(Photo © J. Maus)
“Businesses… are concerned that our efforts on facilitating bike commutes have become a zero-sum game, where facilitating bikes equals restricting trucks and autos… Jobs are at stake here in the Central Eastside. We cannot afford to alienate the economic pillars of our community.”
— David Lorati, President of the Central Eastside Industrial Council
City of Portland Bureau of Transportation is facing opposition as it tries to improve bike access on the 12th Avenue overpass of I-84 in the Lloyd District. The Central Eastside Industrial Council (CEIC) has written a letter to PBOT expressing “serious concerns” about the project and has requested a one year delay in the planning process. And today, an opinion piece has been published in The Oregonian saying the project will “strangle freight access.”
The project has gotten enough heat that sources say the office of Mayor Sam Adams has now “taken an interest” and his transportation policy advisor is meeting with the CEIC today.
Last week, the CEIC president David Lorati fired off a letter to PBOT project manager Ellen Vanderslice saying, “local businesses still have very serious concerns about the design options being considered.”
Here’s another excerpt from that letter (PDF here) which gives you a clear sense of the CEIC’s perspective:
“Businesses… are seriously concerned that our efforts on facilitating bike commutes have become a zero-sum game, where facilitating bikes equals restricting trucks and autos.
Jobs are at stake here in the Central Eastside. We cannot afford to alienate the economic pillars of our community, whether intentional or not. They will not show up at yet another meeting and announce their dissatisfaction with our plans…they will quietly make plans to find a better place for their employees and vendors to conduct business. We simply can’t allow this to continue to happen.”
And today, former City Council candidate and former member of the Portland Small Business Advisory Council, Dave Lister, penned an opinion piece against the project in The Oregonian.
“… bicycle infrastructure and traffic changes on Interstate 84’s 12th Avenue overpass that could strangle freight access not only for Franz [Bakery] but for the entire central east side. Eleven hundred businesses — including old-time Portland institutions like Standard Dairy, Portland Bottling, Mesher Supply and Wink’s Hardware — and the 18,000 jobs they provide could be impacted.”
At issue is something we touched on after the project’s first open house in early March: how the bike access improvements might impact freight movement on NE 12th.
Currently on 12th, the bike lanes disappear as you ride over the overpass. In order to create better access for all users, PBOT wants to re-allocating space on the overpass to make room for a bicycle only lane (we detailed the options being considered here).
From early on in the project, Franz Bakery and Portland Bottling Co., expressed concerns that bike lanes would inhibit their ability to drive trucks on the overpass — a vital connection between I-84 and their factories. One rep from Franz Bakery I spoke with last month said about 400 trucks per day, some as long as 105 feet make the left turn (southbound) from NE Lloyd to NE 12th.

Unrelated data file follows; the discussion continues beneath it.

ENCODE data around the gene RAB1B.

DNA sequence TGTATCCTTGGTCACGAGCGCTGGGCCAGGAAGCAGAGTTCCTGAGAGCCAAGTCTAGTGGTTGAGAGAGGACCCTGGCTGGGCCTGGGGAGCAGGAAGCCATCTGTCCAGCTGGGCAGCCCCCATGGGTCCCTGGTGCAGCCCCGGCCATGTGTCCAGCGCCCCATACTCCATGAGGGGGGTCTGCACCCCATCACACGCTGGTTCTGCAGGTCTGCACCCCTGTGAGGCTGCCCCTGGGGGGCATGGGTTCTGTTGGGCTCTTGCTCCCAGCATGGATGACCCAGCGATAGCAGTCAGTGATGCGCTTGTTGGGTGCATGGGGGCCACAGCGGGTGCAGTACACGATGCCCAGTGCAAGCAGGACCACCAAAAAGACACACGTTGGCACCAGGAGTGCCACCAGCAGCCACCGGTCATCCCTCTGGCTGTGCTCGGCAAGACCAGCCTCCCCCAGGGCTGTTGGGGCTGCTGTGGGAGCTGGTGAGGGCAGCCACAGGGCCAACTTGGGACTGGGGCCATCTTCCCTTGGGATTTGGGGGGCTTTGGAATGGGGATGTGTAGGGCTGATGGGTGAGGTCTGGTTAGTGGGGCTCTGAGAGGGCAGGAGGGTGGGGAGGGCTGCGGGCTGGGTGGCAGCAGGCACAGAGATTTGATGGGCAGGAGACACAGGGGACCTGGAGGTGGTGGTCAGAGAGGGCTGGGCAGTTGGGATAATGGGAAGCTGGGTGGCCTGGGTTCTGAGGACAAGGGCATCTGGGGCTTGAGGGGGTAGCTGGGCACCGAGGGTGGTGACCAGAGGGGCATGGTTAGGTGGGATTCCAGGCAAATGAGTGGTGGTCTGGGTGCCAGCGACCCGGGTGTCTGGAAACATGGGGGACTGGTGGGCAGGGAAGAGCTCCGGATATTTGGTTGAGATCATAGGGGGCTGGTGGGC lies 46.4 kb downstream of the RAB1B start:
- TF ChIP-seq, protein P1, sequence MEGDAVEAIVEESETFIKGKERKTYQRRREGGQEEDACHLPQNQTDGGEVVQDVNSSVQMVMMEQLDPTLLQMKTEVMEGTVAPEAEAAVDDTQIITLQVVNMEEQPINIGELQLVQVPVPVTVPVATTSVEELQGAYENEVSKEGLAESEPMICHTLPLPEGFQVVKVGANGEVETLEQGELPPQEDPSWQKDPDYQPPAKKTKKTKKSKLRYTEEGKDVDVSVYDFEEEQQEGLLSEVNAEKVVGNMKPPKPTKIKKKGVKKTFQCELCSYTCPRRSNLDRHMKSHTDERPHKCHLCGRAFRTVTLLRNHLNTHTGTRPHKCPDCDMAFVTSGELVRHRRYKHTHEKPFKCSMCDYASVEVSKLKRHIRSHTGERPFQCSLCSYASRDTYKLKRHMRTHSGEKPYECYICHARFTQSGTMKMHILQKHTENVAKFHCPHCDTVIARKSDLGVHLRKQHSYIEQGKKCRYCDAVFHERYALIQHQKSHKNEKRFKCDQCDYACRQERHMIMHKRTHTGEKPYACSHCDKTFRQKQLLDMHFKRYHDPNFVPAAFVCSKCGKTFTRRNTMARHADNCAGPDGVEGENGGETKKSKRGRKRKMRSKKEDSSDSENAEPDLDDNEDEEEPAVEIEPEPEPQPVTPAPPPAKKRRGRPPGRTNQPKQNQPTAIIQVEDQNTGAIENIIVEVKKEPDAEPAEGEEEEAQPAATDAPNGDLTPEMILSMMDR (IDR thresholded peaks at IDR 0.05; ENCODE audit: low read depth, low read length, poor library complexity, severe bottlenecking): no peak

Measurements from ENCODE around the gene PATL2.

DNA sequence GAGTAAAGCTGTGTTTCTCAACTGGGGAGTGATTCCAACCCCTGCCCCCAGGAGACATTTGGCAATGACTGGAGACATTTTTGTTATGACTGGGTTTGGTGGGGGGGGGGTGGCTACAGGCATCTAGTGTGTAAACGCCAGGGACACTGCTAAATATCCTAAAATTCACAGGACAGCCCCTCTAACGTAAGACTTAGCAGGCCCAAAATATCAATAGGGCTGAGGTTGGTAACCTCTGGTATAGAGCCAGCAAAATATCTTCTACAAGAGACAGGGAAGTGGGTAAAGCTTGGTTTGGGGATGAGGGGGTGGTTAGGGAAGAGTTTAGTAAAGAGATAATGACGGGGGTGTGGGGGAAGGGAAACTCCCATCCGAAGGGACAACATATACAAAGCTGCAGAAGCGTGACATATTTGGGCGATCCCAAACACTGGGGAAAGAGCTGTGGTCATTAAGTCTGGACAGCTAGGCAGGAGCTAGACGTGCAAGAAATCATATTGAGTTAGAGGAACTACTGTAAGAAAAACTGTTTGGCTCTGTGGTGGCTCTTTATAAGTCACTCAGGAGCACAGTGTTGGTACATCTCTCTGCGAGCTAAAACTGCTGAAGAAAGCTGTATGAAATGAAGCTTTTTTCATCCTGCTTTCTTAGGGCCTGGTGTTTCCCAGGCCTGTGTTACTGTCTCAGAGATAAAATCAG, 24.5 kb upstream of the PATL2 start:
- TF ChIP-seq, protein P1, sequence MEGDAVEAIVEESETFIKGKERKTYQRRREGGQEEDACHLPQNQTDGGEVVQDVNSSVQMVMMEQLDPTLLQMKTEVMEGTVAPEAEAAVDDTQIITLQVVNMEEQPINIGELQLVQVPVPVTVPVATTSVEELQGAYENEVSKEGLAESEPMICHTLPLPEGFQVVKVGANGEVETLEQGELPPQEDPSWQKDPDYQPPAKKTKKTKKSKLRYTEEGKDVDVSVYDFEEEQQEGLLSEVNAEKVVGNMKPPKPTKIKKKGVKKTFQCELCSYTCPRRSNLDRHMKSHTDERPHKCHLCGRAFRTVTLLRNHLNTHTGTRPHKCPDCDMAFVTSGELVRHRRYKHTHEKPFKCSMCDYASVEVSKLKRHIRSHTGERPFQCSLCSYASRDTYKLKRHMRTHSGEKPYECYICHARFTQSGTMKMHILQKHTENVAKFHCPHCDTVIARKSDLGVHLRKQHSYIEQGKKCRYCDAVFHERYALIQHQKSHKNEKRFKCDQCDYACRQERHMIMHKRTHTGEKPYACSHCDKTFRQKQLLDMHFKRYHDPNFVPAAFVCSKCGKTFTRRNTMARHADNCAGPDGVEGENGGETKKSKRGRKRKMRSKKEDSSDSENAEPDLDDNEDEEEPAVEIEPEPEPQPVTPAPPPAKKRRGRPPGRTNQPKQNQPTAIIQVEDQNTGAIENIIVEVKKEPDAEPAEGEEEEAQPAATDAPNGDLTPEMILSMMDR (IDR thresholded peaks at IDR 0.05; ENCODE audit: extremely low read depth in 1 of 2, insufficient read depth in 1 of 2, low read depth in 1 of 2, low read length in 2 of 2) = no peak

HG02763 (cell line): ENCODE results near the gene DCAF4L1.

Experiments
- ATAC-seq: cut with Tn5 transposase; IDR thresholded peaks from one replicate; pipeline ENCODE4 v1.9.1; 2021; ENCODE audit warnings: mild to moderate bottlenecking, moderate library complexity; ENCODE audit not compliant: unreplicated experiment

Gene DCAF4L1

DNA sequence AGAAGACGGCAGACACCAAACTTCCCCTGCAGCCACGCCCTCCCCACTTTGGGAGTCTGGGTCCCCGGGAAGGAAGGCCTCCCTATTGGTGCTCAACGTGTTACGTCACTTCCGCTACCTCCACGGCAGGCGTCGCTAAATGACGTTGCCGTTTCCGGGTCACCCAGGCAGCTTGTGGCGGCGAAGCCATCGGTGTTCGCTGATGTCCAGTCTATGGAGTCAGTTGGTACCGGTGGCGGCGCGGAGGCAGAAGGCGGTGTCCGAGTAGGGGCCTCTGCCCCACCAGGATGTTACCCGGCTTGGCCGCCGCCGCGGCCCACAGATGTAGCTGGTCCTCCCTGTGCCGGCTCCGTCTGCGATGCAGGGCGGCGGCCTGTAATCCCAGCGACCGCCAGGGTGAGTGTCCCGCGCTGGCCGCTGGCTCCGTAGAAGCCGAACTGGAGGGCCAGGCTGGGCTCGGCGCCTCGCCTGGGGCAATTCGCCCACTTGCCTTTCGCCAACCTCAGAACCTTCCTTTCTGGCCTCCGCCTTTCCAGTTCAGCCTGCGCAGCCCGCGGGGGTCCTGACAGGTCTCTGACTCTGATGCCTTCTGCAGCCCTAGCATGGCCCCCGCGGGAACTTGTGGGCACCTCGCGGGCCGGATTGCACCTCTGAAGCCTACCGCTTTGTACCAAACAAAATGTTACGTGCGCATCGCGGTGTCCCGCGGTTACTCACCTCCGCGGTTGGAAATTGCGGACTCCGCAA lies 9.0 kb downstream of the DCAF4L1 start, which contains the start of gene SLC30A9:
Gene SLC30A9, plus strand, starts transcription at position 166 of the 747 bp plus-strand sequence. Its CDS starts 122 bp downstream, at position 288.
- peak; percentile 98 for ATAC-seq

PBOT has been aware of these issues and has worked extensively with business owners and the CEIC to resolve them.
PBOT’s Vanderslice says they take the CEIC’s concerns seriously. In an email to BikePortland, she wrote:
“The City of Portland has a long history of supporting the Central Eastside Industrial District as an industrial sanctuary, and we surely wish to retain important inner city employers like Franz and Portland Bottling. I continue to believe that these directly-affected businesses are the most important Central Eastside stakeholders to satisfy…”
With proposed lane reconfigurations drawing concern, PBOT traffic engineers have turned their attention to improving how the traffic signals operate in the area.
“The key to gaining space on the 12th Avenue bridge,” Vanderslice says, “is the upgrade to the signals at each end.” PBOT’s assertion is that by making these signals work together they can reduce the number of vehicles at peak hours that end up waiting on the bridge to turn left (southbound and northbound).
With signals increasing vehicle throughput and decreasing vehicle storage on the overpass, Vanderslice says, “That would allow two left turn bays (north and south) to be fitted into one lane width.”
However, the CEIC and other business interests remain unconvinced by PBOT’s approach. Here’s more from the CEIC letter:
“While signal enhancements to increase throughput would be welcome, truck users remain unconvinced that reducing a lane will not severely restrict their movement on a major entrance and exit to the district.”
The CEIC says they’ll support the tweaks to traffic signals, but they also have requested that PBOT put a four-lane, (no bike lane) option back on the list of options. In addition, the CEIC was the entire process “to slow down for at least a year to give businesses ample time to contribute to effective outcomes.”
While PBOT and the Mayor’s Office continue to talk and resolve the CEIC’s concerns, engineers are moving forward with signal software upgrades. PBOT plans to implement signal timing changes and then evaluate how those alone impact vehicle throughput, speeds, and delays.
It remains a possibility that, if the CEIC and other business interests successfully argue against any new bike access improvements, signal changes might be the only outcome of this project.
Vanderslice remains optimistic that a compromise can be reached. “I am confident that we will arrive at a solution that improves bicyclists’ experience over the bridge without harming the needed truck movements.”
If all goes according to plan, PBOT will have an option ready to discuss publicly by the next meeting of their Stakeholders Advisory Committee meeting on May 19th. Stay tuned.